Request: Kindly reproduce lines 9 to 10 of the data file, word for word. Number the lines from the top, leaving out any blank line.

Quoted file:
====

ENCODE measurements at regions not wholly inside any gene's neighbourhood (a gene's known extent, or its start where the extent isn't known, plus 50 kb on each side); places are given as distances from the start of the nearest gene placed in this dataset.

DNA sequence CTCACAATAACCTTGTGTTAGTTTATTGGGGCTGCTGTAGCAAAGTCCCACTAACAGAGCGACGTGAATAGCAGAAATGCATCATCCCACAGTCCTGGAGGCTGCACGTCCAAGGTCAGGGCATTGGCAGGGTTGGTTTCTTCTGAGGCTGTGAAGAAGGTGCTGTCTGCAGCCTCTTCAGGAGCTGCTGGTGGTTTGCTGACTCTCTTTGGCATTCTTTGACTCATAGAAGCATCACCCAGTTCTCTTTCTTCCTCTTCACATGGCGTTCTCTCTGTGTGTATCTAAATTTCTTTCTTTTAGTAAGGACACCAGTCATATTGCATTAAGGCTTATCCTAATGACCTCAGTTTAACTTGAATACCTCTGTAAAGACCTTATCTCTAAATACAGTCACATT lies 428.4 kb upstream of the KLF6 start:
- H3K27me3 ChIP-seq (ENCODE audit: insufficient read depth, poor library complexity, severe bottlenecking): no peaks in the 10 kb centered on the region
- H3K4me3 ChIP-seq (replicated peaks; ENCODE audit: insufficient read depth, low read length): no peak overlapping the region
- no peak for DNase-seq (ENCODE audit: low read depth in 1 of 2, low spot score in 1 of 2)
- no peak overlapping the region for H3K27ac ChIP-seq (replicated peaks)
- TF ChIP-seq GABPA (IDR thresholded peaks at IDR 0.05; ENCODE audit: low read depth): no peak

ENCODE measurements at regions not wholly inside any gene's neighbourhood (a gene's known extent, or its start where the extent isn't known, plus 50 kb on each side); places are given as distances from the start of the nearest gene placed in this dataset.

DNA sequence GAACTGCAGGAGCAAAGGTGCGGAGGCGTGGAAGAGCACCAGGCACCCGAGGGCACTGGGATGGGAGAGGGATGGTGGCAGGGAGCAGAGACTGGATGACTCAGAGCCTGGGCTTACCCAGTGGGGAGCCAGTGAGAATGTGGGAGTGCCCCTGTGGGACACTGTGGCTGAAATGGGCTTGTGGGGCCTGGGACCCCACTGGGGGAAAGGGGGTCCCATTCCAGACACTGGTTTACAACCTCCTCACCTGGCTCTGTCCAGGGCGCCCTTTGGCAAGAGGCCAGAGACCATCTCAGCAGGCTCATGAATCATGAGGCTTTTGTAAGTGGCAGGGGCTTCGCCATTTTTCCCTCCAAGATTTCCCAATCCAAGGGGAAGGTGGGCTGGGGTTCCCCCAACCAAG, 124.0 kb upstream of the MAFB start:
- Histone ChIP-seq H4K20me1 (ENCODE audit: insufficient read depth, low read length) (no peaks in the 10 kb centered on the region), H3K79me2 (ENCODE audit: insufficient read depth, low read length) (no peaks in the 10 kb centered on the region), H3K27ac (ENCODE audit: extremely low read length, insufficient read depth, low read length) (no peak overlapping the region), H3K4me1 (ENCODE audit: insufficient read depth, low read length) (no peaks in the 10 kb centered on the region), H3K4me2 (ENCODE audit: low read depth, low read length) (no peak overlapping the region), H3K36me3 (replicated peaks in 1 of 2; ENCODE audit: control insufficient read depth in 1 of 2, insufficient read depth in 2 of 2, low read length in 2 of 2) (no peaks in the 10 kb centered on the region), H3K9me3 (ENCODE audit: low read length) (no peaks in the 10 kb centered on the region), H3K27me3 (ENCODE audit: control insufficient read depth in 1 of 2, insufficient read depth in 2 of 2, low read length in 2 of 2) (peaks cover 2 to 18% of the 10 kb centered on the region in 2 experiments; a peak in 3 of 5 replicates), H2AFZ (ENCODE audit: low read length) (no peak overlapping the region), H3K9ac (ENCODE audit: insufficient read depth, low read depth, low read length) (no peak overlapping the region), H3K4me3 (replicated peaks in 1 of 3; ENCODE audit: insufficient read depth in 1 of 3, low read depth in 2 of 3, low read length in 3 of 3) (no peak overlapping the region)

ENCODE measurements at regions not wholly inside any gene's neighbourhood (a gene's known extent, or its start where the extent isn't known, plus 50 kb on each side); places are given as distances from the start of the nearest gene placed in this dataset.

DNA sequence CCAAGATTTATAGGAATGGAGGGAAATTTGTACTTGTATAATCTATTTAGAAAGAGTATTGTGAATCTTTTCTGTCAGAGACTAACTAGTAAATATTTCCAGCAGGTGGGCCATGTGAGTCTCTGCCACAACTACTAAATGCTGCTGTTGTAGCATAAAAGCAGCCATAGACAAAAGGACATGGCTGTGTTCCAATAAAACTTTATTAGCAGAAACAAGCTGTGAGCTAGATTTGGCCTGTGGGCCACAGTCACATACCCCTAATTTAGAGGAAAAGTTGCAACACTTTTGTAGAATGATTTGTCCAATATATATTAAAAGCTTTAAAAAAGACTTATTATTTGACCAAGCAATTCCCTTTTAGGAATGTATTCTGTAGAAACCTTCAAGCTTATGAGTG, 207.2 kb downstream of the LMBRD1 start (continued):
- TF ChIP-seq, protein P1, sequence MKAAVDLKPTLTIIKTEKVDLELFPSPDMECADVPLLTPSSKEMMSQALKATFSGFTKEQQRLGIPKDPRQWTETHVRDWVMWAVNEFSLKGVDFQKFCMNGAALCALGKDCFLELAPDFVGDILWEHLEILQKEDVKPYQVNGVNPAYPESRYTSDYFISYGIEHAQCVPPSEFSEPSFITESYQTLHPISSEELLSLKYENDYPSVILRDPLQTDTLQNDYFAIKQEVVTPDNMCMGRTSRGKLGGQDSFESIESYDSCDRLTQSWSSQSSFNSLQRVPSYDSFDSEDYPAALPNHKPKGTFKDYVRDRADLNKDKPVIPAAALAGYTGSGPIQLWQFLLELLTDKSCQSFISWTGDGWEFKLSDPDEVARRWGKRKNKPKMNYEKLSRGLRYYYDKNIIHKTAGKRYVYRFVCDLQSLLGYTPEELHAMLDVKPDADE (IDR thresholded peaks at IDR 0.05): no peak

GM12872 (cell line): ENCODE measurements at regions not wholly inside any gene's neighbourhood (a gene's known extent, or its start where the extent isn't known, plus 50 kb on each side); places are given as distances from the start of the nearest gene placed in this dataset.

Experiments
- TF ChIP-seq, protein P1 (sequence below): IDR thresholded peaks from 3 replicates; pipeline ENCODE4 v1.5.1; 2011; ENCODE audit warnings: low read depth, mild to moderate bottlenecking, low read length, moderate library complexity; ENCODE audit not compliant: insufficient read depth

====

DNA sequence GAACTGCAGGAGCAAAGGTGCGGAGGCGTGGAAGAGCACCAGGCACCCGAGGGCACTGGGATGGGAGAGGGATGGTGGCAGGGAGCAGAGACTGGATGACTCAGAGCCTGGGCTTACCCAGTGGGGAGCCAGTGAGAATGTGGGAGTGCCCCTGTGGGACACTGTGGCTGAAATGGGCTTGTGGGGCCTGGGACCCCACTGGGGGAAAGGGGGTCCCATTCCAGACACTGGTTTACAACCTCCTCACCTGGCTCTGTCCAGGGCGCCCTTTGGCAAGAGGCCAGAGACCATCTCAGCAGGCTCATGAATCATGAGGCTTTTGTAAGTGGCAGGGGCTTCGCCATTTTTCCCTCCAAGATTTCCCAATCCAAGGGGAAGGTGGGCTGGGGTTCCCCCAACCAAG, 124.0 kb upstream of the MAFB start:
- Histone ChIP-seq H4K20me1 (ENCODE audit: insufficient read depth, low read length) (no peaks in the 10 kb centered on the region), H3K79me2 (ENCODE audit: insufficient read depth, low read length) (no peaks in the 10 kb centered on the region), H3K27ac (ENCODE audit: extremely low read length, insufficient read depth, low read length) (no peak overlapping the region), H3K4me1 (ENCODE audit: insufficient read depth, low read length) (no peaks in the 10 kb centered on the region), H3K4me2 (ENCODE audit: low read depth, low read length) (no peak overlapping the region), H3K36me3 (replicated peaks in 1 of 2; ENCODE audit: control insufficient read depth in 1 of 2, insufficient read depth in 2 of 2, low read length in 2 of 2) (no peaks in the 10 kb centered on the region), H3K9me3 (ENCODE audit: low read length) (no peaks in the 10 kb centered on the region), H3K27me3 (ENCODE audit: control insufficient read depth in 1 of 2, insufficient read depth in 2 of 2, low read length in 2 of 2) (peaks cover 2 to 18% of the 10 kb centered on the region in 2 experiments; a peak in 3 of 5 replicates), H2AFZ (ENCODE audit: low read length) (no peak overlapping the region), H3K9ac (ENCODE audit: insufficient read depth, low read depth, low read length) (no peak overlapping the region), H3K4me3 (replicated peaks in 1 of 3; ENCODE audit: insufficient read depth in 1 of 3, low read depth in 2 of 3, low read length in 3 of 3) (no peak overlapping the region)